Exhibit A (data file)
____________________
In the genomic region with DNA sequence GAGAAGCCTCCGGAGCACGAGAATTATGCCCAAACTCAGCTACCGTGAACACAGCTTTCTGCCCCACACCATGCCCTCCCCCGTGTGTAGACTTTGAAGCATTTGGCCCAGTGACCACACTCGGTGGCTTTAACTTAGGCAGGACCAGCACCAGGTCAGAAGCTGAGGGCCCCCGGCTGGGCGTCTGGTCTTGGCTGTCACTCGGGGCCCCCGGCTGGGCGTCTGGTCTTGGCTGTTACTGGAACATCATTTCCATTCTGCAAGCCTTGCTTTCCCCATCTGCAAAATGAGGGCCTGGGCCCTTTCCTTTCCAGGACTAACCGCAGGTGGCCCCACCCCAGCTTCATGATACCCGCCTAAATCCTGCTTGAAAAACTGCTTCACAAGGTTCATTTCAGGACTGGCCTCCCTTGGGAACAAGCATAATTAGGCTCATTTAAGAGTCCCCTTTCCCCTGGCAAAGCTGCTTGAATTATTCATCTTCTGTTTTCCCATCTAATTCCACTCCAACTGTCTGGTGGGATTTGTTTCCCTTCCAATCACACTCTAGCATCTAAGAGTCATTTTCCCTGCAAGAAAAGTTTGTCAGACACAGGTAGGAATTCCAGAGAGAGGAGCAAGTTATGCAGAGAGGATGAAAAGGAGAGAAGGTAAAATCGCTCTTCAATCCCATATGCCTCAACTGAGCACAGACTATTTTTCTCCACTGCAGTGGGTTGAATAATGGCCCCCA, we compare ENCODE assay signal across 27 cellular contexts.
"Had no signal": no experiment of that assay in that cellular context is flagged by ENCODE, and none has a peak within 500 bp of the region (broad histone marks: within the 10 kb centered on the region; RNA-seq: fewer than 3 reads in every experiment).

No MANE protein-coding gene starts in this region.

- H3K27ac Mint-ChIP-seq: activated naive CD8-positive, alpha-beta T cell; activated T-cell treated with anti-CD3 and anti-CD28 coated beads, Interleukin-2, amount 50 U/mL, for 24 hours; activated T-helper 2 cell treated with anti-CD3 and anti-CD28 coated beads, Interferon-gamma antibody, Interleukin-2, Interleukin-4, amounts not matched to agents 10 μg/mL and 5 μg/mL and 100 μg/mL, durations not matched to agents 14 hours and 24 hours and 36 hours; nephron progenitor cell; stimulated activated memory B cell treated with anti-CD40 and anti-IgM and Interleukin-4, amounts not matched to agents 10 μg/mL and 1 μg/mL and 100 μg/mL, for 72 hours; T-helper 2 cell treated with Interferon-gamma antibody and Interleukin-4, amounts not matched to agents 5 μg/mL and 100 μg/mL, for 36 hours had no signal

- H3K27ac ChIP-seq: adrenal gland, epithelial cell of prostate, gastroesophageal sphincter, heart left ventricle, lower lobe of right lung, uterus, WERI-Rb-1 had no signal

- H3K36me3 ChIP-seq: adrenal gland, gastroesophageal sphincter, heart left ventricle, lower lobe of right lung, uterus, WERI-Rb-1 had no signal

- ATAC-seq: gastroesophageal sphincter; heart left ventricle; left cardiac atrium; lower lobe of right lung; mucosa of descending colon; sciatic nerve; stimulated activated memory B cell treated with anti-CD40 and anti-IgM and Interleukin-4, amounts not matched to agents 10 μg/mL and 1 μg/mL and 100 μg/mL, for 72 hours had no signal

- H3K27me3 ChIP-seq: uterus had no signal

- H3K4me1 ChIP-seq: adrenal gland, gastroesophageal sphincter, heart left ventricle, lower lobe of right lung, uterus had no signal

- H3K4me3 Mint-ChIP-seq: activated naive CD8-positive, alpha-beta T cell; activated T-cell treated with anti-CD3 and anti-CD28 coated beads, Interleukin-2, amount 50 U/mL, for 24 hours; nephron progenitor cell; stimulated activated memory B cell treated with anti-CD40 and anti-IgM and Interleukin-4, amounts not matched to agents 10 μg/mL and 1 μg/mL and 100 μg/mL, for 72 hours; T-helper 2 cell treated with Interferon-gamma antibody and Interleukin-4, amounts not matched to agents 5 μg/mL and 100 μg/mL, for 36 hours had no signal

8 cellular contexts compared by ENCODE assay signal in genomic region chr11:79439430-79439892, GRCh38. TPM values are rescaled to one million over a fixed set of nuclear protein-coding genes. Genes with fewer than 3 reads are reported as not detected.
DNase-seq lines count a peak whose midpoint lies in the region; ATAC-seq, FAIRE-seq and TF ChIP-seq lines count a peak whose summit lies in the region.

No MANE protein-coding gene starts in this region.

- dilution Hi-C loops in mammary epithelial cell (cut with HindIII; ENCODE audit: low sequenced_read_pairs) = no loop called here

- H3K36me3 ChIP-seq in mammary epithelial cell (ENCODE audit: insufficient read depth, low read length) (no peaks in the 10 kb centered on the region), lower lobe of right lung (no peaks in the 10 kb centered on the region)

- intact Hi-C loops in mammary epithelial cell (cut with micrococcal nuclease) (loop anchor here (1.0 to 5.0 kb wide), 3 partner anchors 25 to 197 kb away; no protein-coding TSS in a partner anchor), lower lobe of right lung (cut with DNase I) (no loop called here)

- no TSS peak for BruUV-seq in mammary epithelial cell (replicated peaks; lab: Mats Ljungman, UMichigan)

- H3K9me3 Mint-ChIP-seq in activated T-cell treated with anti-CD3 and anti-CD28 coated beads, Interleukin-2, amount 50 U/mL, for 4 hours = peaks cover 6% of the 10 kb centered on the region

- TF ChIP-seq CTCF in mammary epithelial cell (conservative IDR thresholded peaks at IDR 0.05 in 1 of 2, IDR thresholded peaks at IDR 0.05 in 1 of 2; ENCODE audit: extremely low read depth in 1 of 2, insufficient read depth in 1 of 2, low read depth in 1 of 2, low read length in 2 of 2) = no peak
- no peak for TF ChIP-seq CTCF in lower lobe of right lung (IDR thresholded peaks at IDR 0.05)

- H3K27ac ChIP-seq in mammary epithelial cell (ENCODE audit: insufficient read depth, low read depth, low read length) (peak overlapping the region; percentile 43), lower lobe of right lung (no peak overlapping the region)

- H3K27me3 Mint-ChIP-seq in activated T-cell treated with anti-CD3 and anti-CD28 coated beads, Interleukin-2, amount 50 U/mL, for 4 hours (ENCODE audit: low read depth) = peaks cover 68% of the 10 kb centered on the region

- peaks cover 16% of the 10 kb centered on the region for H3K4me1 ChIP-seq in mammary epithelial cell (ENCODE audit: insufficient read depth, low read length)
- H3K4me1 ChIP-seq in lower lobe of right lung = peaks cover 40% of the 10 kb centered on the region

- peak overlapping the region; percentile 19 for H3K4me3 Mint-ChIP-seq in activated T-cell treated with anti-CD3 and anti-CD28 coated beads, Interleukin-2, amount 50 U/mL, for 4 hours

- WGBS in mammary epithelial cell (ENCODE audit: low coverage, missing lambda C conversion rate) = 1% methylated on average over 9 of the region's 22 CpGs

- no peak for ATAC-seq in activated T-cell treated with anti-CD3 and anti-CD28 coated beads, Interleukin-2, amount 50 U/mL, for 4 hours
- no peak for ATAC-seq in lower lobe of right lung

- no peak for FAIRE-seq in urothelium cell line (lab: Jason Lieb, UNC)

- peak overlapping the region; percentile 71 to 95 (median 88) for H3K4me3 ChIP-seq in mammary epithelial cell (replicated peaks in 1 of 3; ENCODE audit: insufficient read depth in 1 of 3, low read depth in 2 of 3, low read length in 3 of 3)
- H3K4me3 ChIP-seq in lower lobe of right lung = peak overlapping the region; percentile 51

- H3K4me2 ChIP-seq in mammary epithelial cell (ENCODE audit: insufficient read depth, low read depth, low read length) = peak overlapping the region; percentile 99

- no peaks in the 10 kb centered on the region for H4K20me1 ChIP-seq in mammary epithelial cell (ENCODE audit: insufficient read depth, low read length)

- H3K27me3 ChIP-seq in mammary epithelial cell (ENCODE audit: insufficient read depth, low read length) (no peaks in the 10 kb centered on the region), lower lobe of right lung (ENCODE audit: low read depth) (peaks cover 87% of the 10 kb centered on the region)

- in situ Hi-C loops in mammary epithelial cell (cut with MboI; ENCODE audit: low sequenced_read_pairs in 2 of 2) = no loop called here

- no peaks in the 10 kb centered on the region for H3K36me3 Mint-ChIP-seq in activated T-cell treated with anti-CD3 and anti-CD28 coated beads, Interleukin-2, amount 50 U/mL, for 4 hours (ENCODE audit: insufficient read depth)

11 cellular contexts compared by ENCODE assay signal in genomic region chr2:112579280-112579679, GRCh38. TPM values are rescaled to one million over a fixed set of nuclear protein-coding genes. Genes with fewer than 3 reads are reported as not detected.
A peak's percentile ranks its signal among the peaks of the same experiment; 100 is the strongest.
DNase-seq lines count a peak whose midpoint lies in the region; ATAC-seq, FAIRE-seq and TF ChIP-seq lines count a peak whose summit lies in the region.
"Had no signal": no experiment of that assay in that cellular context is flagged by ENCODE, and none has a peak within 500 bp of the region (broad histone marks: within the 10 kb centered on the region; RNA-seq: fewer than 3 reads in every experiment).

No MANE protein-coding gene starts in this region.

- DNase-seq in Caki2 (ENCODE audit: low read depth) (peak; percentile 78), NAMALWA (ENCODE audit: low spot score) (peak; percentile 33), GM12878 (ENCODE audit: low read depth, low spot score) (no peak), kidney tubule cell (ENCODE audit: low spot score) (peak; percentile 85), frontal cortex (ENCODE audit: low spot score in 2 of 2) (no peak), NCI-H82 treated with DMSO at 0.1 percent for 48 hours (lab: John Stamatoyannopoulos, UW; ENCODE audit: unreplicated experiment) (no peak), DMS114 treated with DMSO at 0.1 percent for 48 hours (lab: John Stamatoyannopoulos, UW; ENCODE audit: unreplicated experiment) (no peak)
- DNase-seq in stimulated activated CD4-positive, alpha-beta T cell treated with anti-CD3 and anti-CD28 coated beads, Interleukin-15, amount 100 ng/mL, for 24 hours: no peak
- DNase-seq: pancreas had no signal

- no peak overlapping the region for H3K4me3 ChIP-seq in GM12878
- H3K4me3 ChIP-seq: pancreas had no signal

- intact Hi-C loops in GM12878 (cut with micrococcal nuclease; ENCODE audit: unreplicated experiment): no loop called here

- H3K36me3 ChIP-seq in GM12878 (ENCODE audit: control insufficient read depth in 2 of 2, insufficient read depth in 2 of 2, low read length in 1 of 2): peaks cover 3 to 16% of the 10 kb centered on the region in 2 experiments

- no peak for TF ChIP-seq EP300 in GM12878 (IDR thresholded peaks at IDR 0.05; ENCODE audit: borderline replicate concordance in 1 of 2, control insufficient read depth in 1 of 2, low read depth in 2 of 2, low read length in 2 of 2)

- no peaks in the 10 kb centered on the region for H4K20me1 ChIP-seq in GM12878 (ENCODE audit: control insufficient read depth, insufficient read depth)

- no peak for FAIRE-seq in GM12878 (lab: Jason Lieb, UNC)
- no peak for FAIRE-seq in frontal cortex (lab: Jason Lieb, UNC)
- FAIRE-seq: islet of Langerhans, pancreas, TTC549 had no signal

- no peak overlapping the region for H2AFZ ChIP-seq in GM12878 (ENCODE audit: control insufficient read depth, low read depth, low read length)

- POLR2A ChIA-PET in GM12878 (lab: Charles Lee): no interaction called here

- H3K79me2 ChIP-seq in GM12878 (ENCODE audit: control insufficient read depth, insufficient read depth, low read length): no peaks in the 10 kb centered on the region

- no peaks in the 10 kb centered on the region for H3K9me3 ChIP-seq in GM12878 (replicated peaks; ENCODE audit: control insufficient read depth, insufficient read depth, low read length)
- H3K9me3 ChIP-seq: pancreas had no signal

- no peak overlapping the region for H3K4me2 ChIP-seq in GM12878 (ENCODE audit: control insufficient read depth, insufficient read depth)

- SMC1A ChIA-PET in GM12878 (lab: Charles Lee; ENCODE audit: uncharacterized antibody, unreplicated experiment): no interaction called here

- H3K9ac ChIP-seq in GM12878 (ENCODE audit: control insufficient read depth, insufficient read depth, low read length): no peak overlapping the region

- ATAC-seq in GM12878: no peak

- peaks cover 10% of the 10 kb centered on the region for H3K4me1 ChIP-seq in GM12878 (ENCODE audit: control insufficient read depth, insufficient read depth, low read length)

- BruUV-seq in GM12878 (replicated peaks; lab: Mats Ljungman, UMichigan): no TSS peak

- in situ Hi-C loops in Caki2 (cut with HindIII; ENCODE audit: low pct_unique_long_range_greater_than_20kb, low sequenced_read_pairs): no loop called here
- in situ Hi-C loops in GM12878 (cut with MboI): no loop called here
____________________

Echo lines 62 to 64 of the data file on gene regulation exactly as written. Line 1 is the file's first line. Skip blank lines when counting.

- ATAC-seq in GM12878: no peak

- peaks cover 10% of the 10 kb centered on the region for H3K4me1 ChIP-seq in GM12878 (ENCODE audit: control insufficient read depth, insufficient read depth, low read length)

- BruUV-seq in GM12878 (replicated peaks; lab: Mats Ljungman, UMichigan): no TSS peak